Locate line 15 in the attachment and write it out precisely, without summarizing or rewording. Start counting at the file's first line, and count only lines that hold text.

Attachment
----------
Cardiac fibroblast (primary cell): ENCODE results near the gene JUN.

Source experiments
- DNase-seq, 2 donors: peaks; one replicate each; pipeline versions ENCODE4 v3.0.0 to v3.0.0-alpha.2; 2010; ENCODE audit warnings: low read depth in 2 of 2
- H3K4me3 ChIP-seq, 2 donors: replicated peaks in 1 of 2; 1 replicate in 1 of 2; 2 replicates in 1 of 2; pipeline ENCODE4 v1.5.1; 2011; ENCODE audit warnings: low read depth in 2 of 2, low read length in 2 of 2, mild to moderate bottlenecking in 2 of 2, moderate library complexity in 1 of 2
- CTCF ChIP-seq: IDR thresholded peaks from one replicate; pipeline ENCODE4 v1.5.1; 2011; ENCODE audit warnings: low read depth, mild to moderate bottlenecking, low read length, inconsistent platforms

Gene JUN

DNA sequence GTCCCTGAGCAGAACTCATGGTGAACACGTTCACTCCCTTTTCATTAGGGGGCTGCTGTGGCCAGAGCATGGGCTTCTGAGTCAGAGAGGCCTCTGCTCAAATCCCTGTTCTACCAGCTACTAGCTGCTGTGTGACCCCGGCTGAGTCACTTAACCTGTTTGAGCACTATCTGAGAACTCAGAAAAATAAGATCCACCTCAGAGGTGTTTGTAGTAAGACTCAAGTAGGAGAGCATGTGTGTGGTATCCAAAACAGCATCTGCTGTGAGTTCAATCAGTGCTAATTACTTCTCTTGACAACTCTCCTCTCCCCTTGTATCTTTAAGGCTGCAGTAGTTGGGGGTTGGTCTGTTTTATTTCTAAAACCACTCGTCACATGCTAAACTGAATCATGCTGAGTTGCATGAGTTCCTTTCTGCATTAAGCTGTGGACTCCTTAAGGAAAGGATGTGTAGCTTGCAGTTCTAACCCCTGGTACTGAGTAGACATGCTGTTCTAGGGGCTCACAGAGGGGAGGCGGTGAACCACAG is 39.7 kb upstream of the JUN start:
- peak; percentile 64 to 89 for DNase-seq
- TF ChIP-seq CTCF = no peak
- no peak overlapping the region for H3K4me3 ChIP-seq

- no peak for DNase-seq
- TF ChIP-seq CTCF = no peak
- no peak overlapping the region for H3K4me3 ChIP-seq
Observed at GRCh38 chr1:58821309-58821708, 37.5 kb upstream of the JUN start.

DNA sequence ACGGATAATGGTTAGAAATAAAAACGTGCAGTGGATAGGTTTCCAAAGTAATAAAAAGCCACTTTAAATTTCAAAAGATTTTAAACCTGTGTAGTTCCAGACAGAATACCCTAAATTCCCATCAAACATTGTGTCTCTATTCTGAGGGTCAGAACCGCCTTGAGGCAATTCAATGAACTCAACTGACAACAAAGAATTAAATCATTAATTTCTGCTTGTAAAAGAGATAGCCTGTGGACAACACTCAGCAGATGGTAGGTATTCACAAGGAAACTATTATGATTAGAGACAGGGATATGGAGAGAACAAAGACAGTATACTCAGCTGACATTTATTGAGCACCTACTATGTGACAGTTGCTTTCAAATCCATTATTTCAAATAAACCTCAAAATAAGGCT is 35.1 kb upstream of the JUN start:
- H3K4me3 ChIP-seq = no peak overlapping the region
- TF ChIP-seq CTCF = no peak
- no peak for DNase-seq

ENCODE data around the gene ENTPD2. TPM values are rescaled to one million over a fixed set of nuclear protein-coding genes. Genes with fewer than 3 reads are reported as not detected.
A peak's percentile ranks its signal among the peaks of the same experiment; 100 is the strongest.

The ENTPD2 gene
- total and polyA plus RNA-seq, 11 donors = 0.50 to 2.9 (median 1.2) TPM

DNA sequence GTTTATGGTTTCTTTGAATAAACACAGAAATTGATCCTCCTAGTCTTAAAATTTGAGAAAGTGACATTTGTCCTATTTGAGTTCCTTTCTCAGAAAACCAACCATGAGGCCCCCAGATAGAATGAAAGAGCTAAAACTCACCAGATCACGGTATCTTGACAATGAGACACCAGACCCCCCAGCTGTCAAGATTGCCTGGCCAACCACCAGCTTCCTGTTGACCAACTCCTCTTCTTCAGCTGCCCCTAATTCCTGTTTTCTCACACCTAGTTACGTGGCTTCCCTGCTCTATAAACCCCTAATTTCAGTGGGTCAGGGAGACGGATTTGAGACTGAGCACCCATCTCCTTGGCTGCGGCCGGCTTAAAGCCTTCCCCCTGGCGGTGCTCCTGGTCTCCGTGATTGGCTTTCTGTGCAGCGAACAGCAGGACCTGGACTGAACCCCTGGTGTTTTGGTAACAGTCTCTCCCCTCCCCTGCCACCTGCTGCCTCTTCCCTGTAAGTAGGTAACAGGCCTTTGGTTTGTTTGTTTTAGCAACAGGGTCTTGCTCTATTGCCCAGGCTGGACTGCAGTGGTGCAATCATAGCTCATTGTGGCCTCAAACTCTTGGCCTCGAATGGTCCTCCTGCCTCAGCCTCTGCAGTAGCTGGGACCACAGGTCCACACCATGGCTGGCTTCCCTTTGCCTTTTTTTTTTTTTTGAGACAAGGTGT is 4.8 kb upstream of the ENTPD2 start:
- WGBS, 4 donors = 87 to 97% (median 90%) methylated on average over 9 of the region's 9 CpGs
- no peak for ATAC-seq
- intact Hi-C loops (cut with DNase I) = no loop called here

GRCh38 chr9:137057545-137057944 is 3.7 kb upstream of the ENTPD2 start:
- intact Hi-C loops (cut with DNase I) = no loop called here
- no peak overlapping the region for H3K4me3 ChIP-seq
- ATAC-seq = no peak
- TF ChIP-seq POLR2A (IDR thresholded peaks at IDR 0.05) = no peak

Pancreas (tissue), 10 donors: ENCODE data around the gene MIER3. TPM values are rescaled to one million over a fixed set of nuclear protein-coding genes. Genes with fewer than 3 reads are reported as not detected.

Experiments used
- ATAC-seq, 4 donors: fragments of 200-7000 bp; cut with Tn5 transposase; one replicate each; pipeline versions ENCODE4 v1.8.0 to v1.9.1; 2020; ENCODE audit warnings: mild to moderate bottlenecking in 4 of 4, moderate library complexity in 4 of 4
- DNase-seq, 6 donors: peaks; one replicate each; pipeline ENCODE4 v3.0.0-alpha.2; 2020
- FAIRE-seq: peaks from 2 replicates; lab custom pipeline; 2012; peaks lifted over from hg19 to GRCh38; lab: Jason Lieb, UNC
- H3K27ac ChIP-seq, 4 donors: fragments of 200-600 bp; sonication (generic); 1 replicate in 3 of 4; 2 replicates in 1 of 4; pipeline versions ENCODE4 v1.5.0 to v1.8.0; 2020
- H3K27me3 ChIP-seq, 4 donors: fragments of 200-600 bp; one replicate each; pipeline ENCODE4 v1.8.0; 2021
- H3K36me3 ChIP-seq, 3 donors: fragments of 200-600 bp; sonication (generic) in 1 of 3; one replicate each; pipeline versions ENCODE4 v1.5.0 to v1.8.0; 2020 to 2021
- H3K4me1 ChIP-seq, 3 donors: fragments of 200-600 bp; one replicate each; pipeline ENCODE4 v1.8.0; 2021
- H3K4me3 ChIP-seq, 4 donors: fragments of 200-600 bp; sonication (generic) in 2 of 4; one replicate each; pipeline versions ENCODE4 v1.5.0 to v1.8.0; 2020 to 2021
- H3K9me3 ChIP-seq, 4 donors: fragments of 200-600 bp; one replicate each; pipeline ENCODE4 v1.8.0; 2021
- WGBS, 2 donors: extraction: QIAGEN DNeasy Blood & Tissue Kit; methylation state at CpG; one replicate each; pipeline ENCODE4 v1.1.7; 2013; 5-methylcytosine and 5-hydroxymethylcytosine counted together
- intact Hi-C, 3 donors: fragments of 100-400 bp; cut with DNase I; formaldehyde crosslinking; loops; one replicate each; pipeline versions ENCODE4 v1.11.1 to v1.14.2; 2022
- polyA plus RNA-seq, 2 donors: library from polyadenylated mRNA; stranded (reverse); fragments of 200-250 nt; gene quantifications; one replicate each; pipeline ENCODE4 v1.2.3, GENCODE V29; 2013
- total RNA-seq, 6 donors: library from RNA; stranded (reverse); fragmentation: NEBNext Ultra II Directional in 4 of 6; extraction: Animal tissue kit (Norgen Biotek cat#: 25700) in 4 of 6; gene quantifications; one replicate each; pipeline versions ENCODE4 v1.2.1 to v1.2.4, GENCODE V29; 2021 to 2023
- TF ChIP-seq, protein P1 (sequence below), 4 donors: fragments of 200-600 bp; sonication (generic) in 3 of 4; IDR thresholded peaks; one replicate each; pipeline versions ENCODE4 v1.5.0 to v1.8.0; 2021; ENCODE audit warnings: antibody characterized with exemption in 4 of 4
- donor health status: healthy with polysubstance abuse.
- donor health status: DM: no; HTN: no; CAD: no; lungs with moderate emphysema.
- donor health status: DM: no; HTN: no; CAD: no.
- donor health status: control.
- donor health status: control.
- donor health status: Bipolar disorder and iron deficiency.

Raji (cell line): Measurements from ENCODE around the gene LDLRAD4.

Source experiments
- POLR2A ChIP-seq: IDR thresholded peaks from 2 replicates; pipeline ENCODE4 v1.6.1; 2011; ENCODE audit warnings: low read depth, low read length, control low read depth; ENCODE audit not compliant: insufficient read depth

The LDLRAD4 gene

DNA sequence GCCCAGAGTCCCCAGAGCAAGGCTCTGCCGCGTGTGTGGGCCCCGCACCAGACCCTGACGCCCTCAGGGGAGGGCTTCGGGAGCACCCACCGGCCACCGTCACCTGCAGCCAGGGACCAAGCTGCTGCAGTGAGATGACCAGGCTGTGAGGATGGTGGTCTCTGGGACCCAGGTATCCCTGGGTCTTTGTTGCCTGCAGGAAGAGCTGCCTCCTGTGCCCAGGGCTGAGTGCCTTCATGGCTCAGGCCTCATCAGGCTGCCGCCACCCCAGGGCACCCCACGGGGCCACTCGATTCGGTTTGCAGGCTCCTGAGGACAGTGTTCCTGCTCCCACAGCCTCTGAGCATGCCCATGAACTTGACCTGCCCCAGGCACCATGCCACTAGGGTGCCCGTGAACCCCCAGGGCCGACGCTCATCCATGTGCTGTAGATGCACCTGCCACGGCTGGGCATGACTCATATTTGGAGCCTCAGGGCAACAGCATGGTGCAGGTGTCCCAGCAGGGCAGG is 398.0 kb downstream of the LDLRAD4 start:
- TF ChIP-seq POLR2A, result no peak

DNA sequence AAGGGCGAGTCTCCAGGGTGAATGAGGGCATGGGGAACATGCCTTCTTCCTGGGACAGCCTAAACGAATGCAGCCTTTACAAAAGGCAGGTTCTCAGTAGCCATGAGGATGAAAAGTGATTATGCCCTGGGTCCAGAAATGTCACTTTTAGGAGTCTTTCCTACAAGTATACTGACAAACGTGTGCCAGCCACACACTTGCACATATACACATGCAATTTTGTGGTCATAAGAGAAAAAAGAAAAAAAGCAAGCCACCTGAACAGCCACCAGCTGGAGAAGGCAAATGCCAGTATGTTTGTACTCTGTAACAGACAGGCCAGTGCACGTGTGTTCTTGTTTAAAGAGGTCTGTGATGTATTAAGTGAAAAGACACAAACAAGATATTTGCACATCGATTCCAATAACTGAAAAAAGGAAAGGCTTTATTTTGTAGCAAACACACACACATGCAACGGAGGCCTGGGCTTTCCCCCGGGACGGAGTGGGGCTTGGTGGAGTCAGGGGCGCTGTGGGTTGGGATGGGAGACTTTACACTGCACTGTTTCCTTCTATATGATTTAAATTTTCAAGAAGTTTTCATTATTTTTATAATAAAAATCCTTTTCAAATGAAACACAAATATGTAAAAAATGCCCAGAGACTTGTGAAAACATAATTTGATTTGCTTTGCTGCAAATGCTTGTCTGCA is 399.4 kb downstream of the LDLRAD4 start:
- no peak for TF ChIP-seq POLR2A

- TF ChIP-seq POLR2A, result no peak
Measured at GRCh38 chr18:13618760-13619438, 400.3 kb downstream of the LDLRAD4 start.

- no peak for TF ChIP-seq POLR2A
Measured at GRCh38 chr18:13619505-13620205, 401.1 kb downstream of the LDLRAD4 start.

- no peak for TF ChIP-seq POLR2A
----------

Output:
DNA sequence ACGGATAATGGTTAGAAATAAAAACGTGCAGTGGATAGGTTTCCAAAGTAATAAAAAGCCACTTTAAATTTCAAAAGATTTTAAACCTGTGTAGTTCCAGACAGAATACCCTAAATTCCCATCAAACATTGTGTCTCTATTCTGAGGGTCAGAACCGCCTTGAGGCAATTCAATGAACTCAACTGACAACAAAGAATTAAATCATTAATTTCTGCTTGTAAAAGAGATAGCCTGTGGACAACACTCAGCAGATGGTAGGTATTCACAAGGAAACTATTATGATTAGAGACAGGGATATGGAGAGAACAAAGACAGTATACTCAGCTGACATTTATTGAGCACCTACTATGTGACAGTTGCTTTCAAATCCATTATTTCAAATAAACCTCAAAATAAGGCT is 35.1 kb upstream of the JUN start: